The Sugar Quill
Author: Mr Flying Fingers (Professors' Bookshelf)  Story: Gingerbread House  Chapter: Default
The distribution of this story is for personal use only. Any other form of distribution is prohibited without the consent of the author.

Gingerbread House

Acknowledgements: Inspired by Mdm Kelleypen and Mdm DuSult for a little Fluff thread drabble. And many thanks to DSDragon and Gufa for beta’ing the story!

~

Fred and George Weasley were a bit surprised that they had been cornered into babysitting two young Muggles one wintry Saturday afternoon, but the two chubby children had wandered out of the woods around the Burrow and into the front yard at the right time—just as Mrs. Weasley had put out a batch of Christmas biscuits to cool. She had taken a liking to the little tykes, inviting them into the house; pulling out all sorts of sweets and casting a stern look when George referred to them as “butterballs”.

The twins had known that a Muggle family from Germany had just moved in down the road from the Burrow, and they had also known that Mum wanted to send a welcome basket for some time now. They had expected their dad to jump at the chance to carry the basket down the dirt track to the potato farm, because it was a golden opportunity for him to visit Muggles.

Oddly, Dad didn’t; he had been hurt in some strange work accident. Since both of their parents were strangely mum about whatever it was that had made it impossible for Dad to walk, Fred and George assumed it was some hush-hush Ministry or Order of the Phoenix operation. So they asked no questions.

Now, in the midst of all the spicy smells of Christmas baking, they wished that they had asked a question or two, or at least objected, as Fred regarded a pile of Teutonic-themed mittens, coats, scarves, and hats that lay in the corner. Mum had just bustled out, looking for more pies, pastries, cakes, and sweets. George’s eyes turned from the glowing and crackling fire in the kitchen to stare at the two children sitting in the chairs across from him in the Weasley dining room.

“Das ist very gut!” The little blond boy smiled through bits and pieces of the cake stuck to his chin. “More, please!” He held out a plate, full of crumbs.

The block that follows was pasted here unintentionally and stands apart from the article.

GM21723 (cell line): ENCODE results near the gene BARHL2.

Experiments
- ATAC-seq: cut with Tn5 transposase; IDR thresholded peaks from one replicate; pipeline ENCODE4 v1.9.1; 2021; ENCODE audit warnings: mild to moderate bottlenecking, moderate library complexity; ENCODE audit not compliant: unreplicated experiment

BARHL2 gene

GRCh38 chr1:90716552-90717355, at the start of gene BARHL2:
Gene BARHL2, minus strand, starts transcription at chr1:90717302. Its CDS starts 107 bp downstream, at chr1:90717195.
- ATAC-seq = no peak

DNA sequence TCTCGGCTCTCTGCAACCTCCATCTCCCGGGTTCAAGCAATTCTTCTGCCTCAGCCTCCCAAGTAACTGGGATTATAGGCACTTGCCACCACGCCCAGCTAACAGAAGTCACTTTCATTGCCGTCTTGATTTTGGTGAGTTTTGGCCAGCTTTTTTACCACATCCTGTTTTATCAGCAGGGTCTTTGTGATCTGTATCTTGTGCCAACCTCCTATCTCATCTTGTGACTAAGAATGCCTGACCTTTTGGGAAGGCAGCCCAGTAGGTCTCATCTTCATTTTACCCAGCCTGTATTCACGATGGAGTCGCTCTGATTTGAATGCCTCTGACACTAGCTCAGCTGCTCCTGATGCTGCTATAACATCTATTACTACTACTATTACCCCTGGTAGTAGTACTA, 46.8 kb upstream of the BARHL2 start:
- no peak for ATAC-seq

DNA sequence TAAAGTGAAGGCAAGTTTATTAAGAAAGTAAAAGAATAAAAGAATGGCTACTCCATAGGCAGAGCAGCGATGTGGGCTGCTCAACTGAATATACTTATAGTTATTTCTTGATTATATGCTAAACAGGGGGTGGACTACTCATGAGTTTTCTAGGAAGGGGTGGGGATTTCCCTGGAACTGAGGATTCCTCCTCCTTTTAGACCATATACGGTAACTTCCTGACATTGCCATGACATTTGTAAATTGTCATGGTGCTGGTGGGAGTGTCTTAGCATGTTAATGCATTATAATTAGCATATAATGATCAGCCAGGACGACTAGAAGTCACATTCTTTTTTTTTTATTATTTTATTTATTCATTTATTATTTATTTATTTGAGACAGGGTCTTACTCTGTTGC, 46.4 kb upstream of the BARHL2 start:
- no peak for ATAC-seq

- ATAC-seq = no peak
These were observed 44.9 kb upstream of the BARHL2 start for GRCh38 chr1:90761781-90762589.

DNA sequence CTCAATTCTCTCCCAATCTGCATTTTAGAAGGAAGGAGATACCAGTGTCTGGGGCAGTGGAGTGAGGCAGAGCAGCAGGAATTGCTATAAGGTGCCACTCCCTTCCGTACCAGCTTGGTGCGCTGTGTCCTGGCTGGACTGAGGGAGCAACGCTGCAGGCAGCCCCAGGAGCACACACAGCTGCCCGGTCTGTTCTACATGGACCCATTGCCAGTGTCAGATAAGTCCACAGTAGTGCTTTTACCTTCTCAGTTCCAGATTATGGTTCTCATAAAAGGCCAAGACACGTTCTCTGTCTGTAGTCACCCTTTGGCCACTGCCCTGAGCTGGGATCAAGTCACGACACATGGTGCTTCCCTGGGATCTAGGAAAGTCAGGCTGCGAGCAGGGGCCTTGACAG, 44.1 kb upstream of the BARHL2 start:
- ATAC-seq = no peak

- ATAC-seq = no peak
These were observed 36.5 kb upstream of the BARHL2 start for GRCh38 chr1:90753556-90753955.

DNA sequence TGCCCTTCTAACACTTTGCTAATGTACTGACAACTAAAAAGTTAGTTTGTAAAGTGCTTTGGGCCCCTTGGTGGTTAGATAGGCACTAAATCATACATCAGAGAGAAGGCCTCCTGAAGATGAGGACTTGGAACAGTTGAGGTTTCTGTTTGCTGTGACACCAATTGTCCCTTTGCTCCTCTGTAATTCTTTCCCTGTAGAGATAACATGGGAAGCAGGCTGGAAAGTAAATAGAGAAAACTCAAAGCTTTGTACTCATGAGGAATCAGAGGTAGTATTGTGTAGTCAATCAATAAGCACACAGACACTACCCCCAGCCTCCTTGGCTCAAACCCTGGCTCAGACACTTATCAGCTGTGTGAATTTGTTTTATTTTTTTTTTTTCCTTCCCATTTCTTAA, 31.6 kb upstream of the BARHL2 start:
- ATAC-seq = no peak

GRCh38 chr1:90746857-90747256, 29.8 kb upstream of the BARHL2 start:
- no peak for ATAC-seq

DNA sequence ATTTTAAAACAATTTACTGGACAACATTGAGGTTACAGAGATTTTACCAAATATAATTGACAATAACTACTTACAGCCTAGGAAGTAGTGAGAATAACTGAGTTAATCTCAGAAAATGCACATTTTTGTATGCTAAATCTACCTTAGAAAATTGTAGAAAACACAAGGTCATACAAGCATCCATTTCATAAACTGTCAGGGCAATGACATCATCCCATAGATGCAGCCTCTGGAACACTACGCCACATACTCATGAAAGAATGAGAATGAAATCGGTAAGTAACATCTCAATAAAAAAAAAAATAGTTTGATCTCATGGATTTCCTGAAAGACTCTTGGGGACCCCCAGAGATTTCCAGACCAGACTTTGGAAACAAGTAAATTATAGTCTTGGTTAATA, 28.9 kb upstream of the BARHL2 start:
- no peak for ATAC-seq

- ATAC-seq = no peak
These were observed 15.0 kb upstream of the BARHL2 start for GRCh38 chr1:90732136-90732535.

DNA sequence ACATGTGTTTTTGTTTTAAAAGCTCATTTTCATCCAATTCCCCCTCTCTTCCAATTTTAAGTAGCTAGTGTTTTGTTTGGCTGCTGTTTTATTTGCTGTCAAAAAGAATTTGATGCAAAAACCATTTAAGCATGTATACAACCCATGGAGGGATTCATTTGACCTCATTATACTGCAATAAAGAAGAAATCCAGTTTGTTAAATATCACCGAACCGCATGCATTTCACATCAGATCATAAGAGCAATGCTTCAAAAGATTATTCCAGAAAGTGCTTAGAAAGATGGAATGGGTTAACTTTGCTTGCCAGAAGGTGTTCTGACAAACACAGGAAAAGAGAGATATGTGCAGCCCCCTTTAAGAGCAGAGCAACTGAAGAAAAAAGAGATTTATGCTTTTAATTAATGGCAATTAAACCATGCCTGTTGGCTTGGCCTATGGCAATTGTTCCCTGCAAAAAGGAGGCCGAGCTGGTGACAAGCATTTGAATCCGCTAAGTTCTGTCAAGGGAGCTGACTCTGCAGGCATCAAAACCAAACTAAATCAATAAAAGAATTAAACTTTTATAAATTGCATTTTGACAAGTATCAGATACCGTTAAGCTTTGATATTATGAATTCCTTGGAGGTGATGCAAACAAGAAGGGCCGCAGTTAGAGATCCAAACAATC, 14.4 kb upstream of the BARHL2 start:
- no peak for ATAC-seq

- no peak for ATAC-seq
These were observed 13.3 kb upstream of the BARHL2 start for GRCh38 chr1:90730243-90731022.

George studied the little boy, who seemed to be no more than six. “That would be your fifth piece, little man. Are you sure you want to have another?” said George.

“Yes,” said Fred, glancing at his wristwatch. “It’s almost six o’clock. Isn’t it time for your supper yet? We wouldn’t want to spoil your appetite.”

“Please, Herr Veeselys,” said the boy. “I vant more.” The plate was waved for emphasis. “Sehr gut! Ja!”

“It’s not nice to whine. And aren’t you full?” asked Fred.

The boy’s chubby older sister, maybe seven or eight, mumbled around a mouth full of biscuits, “I am not full.”

“Me, too!” said the boy. “Mutti said ve haf very healthy appetites.”

“Yes, apparently so.” Fred frowned at the girl’s fat, grubby hand reaching for another biscuit from the serving dish. He watched as George sliced away another large piece of double-fudge chocolate cake for the little boy.

Molly Weasley bustled in with a plate of treacle tarts. She sang out, “Oh, there you are, my little popkins! Here are a few more treats—”

“Thanks, woman!” George reached out for the plate and received a sharp slap across the wrist. 

“George Weasley! These are for the Grubers.” She turned from him and glared at Fred. “Not for you lot!”

Fred muttered something unintelligible.

“Here you go. These are for you two sweeties and your parents.” Molly smiled at the two little children, set down the plate, and left. “I’ll be right back, I have something I’d like for you to take home to your parents,” she called out from the kitchen.

“I hope it ist more food,” said the fat boy, his mouth working to inhale the chocolate cake.

The little girl might have agreed, had her mouth not just been stuffed with a large, sugary, cherry turnover. Instead, she could only nod vigorously at her brother, causing her stomach to jiggle in agreement.

George shook his head. Muggles. He tried to figure out where the chins of the two Gruber children ended and where their necks began as they filled their mouths with treats, sweets, pastries, cakes—everything that their doting mother could share, she gave the two who had won her over with their wonderment at the crazy angles and curves of the Burrow.

“So, what do you think of our house?” asked Fred.

The boy stopped chewing long enough to say, “Es ist broken. Und dirty.”

“Und it looks funny.” The girl giggled. “It looks like it vill fall over und go...KABOOM.” She and the boy both laughed.

Fred scowled.

“It’s a special house,” said George. “I like it.”